Refers to a neuropathic pain along sciatica nerve, be due to inflammation or mechanical compression.
Sciatic Nerve Basic Anatomy
Sciatic nerve is formed from L4 to S3 nerve root. The symptoms may originated from lesion of one or more than one nerve roots. Symptoms of sciatica may arise from any irritation at the nerve root, sacral plexus, nerve trunk, or its peripheral nerve branches.
- Stretching or dull pain along the outer side of buttock and leg, or even down to ankle region
- Numbness, pins and needles, or heat and cold feeling
- Leg muscles weakness, or muscle wasting
- diminished reflex response
Sciatica Main Sources
- Protruded Inter-vertebral Disc
- Spinal stenosis
- Inter-vertebral joint degeneration
- Ligament Hypertrophy (eg. Ligamentum Flava)
- Spinal displacement (eg. Spondylolisthesis)
- Piriformis syndrome
- Sacroiliac joint dysfunction
Protruded Inter-vertebral Disc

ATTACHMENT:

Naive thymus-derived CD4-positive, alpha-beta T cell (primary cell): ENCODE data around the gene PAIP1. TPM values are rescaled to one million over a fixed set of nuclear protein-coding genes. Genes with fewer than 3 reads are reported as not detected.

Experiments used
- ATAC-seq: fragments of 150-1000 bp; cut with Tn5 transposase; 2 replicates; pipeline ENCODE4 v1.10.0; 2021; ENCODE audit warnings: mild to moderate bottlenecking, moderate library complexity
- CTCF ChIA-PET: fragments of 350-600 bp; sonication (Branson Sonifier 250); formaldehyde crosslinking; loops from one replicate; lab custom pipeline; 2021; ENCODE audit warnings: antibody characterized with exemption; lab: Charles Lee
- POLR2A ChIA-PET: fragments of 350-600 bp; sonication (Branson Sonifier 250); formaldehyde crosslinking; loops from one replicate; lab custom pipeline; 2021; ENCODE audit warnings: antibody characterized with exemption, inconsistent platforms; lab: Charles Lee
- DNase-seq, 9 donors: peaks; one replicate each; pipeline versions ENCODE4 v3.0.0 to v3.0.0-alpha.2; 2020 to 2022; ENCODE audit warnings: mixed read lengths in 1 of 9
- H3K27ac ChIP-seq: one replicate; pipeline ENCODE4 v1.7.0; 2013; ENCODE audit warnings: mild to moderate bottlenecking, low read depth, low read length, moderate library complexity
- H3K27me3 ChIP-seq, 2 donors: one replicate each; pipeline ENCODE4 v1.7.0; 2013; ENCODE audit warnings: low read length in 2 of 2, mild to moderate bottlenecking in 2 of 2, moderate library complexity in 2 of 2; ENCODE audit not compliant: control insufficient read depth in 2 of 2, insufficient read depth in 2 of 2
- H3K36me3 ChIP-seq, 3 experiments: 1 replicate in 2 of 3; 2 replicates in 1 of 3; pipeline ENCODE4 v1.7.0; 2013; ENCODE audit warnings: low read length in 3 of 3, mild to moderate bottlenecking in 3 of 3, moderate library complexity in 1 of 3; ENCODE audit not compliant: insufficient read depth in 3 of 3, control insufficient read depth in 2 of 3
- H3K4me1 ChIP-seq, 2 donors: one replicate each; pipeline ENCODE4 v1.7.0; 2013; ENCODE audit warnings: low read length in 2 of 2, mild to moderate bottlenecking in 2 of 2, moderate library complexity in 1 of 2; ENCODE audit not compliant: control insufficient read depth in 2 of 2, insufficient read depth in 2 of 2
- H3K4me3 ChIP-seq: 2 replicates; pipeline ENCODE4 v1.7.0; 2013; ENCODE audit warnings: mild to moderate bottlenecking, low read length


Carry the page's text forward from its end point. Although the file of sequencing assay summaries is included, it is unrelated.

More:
This is a medical condition affecting spine in which the outer part of the disc protrudes or herniates into the spinal canal, causing inflammation or compressing on nerve. If the disc compresses the cauda equina, it will result in cauda equina syndrome which is a emergency conditions and needs hospitalisation treatment.
Spinal stenosis is a conditions that occurs when the narrow spinal canal being compressed for its nerve root and spinal cord, resulting in several neurological symptoms. Sources of compression include facet joint degeneration, ligament thickening (Ligamentum Flava)
How Traditional Chinese and Physiotherapy Help?
- Massage and Manual Therapy
Release muscle tightness, correct joint alignment and improve range of motion.
- Traditional Chinese Medicine
Improve body energy level, prove balance of health.[Read]
- Exercise Therapy
Core muscle training, in order to improve Lumbo-pelvic stability
1)The systemic review found acupuncture was one of the treatment modalities gained statistically significant improvement in overall recovery in sciatica patients, and they suggest spinal manipulation, acupuncture may be considered in treating sciatica.
RA, L., NH, W., AJ, S., & et la. (2015). Comparative clinical effectiveness of management strategies for sciatica: systematic review and network meta-analyses. [Abstract]. The spine journal: official journal of the North American Spine Society, 15(6), 1461-1477. doi:10.1016/j.spinee.2013.08.049. (Read)